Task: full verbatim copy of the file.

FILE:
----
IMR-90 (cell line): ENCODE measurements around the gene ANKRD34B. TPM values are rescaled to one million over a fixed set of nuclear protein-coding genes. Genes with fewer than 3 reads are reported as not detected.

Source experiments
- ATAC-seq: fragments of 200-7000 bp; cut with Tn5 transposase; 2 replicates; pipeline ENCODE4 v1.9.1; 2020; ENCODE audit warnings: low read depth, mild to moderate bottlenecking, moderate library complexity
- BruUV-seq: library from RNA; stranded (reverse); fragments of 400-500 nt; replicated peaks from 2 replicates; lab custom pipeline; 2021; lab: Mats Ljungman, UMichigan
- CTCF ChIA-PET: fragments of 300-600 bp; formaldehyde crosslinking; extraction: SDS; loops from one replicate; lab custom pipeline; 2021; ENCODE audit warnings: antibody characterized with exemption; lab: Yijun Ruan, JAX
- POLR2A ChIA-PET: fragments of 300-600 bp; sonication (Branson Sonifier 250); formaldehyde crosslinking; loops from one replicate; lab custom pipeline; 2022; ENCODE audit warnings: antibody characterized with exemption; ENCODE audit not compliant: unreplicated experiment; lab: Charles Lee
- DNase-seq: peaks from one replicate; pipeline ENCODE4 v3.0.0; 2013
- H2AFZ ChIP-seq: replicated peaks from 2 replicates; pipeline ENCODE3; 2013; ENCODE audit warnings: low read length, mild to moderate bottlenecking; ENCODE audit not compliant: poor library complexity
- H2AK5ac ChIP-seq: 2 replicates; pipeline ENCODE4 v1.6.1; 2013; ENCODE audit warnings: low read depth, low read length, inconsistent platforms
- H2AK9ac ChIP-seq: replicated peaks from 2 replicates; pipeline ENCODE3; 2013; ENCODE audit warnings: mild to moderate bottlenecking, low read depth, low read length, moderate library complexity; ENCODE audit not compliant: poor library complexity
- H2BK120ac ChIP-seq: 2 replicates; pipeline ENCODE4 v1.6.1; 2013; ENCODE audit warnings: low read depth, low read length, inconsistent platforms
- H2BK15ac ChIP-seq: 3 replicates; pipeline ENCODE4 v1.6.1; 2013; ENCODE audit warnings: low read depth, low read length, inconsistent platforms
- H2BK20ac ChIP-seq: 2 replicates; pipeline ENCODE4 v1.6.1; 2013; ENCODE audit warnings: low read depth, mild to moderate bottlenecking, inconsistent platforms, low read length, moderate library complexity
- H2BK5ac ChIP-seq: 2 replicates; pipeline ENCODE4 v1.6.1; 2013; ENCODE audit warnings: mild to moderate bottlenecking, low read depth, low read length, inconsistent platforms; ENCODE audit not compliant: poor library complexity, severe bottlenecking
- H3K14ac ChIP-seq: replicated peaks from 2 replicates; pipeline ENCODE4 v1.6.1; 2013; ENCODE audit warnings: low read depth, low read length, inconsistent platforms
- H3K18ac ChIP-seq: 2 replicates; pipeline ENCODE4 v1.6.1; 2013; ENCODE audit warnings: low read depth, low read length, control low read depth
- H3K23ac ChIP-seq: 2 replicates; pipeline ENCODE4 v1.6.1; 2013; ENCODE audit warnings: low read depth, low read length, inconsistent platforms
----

IMR-90 (cell line): ENCODE measurements around the gene ANKRD34B. TPM values are rescaled to one million over a fixed set of nuclear protein-coding genes. Genes with fewer than 3 reads are reported as not detected.

Source experiments
- ATAC-seq: fragments of 200-7000 bp; cut with Tn5 transposase; 2 replicates; pipeline ENCODE4 v1.9.1; 2020; ENCODE audit warnings: low read depth, mild to moderate bottlenecking, moderate library complexity
- BruUV-seq: library from RNA; stranded (reverse); fragments of 400-500 nt; replicated peaks from 2 replicates; lab custom pipeline; 2021; lab: Mats Ljungman, UMichigan
- CTCF ChIA-PET: fragments of 300-600 bp; formaldehyde crosslinking; extraction: SDS; loops from one replicate; lab custom pipeline; 2021; ENCODE audit warnings: antibody characterized with exemption; lab: Yijun Ruan, JAX
- POLR2A ChIA-PET: fragments of 300-600 bp; sonication (Branson Sonifier 250); formaldehyde crosslinking; loops from one replicate; lab custom pipeline; 2022; ENCODE audit warnings: antibody characterized with exemption; ENCODE audit not compliant: unreplicated experiment; lab: Charles Lee
- DNase-seq: peaks from one replicate; pipeline ENCODE4 v3.0.0; 2013
- H2AFZ ChIP-seq: replicated peaks from 2 replicates; pipeline ENCODE3; 2013; ENCODE audit warnings: low read length, mild to moderate bottlenecking; ENCODE audit not compliant: poor library complexity
- H2AK5ac ChIP-seq: 2 replicates; pipeline ENCODE4 v1.6.1; 2013; ENCODE audit warnings: low read depth, low read length, inconsistent platforms
- H2AK9ac ChIP-seq: replicated peaks from 2 replicates; pipeline ENCODE3; 2013; ENCODE audit warnings: mild to moderate bottlenecking, low read depth, low read length, moderate library complexity; ENCODE audit not compliant: poor library complexity
- H2BK120ac ChIP-seq: 2 replicates; pipeline ENCODE4 v1.6.1; 2013; ENCODE audit warnings: low read depth, low read length, inconsistent platforms
- H2BK15ac ChIP-seq: 3 replicates; pipeline ENCODE4 v1.6.1; 2013; ENCODE audit warnings: low read depth, low read length, inconsistent platforms
- H2BK20ac ChIP-seq: 2 replicates; pipeline ENCODE4 v1.6.1; 2013; ENCODE audit warnings: low read depth, mild to moderate bottlenecking, inconsistent platforms, low read length, moderate library complexity
- H2BK5ac ChIP-seq: 2 replicates; pipeline ENCODE4 v1.6.1; 2013; ENCODE audit warnings: mild to moderate bottlenecking, low read depth, low read length, inconsistent platforms; ENCODE audit not compliant: poor library complexity, severe bottlenecking
- H3K14ac ChIP-seq: replicated peaks from 2 replicates; pipeline ENCODE4 v1.6.1; 2013; ENCODE audit warnings: low read depth, low read length, inconsistent platforms
- H3K18ac ChIP-seq: 2 replicates; pipeline ENCODE4 v1.6.1; 2013; ENCODE audit warnings: low read depth, low read length, control low read depth
- H3K23ac ChIP-seq: 2 replicates; pipeline ENCODE4 v1.6.1; 2013; ENCODE audit warnings: low read depth, low read length, inconsistent platforms